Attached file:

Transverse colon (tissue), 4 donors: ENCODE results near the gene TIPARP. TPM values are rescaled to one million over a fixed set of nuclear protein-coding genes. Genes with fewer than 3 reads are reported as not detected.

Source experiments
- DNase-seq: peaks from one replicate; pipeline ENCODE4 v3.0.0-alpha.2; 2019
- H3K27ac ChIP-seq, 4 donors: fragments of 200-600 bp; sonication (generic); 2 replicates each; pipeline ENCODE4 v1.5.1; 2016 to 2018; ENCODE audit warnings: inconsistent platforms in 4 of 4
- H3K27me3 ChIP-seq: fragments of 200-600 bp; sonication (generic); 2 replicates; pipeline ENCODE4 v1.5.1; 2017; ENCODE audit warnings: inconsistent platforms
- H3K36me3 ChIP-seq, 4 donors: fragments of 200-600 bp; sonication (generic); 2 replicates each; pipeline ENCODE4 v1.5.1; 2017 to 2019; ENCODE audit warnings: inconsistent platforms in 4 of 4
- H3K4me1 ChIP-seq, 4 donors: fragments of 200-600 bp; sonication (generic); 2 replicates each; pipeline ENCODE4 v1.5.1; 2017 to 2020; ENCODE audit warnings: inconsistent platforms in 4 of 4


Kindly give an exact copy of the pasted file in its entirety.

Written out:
Transverse colon (tissue), 4 donors: ENCODE results near the gene TIPARP. TPM values are rescaled to one million over a fixed set of nuclear protein-coding genes. Genes with fewer than 3 reads are reported as not detected.

Source experiments
- DNase-seq: peaks from one replicate; pipeline ENCODE4 v3.0.0-alpha.2; 2019
- H3K27ac ChIP-seq, 4 donors: fragments of 200-600 bp; sonication (generic); 2 replicates each; pipeline ENCODE4 v1.5.1; 2016 to 2018; ENCODE audit warnings: inconsistent platforms in 4 of 4
- H3K27me3 ChIP-seq: fragments of 200-600 bp; sonication (generic); 2 replicates; pipeline ENCODE4 v1.5.1; 2017; ENCODE audit warnings: inconsistent platforms
- H3K36me3 ChIP-seq, 4 donors: fragments of 200-600 bp; sonication (generic); 2 replicates each; pipeline ENCODE4 v1.5.1; 2017 to 2019; ENCODE audit warnings: inconsistent platforms in 4 of 4
- H3K4me1 ChIP-seq, 4 donors: fragments of 200-600 bp; sonication (generic); 2 replicates each; pipeline ENCODE4 v1.5.1; 2017 to 2020; ENCODE audit warnings: inconsistent platforms in 4 of 4